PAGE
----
Andy Mulligan’s Trash is a YA book about three scavenger kids living in a junkyard who find something extremely valuable in the trash that launches a big, but personal mystery. I liked it a lot.
It had shifting viewpoint characters who were expressly telling the reader the story. Usually it stuck with the main three boys, but we also got to see bits of the story from the priest’s perspective and that of the British girl who was volunteering in the unnamed country (while reading I was picturing Mexico, but the afterword indicates it was based on a place in Manila).
Things I really liked about the book: the boys were clever and tough, but didn’t feel superhuman. The authorities also weren’t stupid, which made the boys’ victories against the police well-earned. It was a connect-the-dots kind of mystery plot, but my favourite part of that was a throwaway line about how they never did manage to decipher part of the code. The whole thing felt much more personal than a story about government corruption had any real right to be, so kudos to Mulligan.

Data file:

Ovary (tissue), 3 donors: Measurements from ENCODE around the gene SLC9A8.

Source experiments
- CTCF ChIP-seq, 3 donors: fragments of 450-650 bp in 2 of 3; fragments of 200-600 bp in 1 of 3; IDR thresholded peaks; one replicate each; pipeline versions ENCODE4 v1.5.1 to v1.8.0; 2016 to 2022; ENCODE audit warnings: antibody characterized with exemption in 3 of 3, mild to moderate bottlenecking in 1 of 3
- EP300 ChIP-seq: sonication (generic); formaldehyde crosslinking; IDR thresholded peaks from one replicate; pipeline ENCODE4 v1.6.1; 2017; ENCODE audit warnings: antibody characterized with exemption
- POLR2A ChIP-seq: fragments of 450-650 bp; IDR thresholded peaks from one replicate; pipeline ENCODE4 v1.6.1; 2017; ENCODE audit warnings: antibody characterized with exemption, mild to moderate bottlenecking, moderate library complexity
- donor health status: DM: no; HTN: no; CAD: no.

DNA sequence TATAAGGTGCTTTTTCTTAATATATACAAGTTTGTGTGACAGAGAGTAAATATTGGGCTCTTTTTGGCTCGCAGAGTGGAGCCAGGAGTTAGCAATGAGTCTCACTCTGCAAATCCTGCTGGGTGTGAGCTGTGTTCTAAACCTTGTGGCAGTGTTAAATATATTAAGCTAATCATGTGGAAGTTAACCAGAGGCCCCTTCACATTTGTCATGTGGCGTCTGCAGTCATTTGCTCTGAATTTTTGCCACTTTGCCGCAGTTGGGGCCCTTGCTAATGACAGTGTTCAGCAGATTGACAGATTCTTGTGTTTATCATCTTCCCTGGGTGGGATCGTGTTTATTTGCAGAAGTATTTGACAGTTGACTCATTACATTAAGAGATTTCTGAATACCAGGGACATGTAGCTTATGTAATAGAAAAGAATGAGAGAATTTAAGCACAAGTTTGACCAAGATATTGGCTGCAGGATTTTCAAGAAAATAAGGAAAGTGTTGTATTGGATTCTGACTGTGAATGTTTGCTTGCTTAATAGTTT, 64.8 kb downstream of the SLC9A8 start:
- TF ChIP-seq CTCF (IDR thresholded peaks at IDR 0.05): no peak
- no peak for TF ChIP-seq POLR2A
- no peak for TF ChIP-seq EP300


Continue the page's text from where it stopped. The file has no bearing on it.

The only thing that I wish it had was a stronger female character. The women in the story either get duped or get rescued or get the boys into the whole mess, which is a bit of a shame.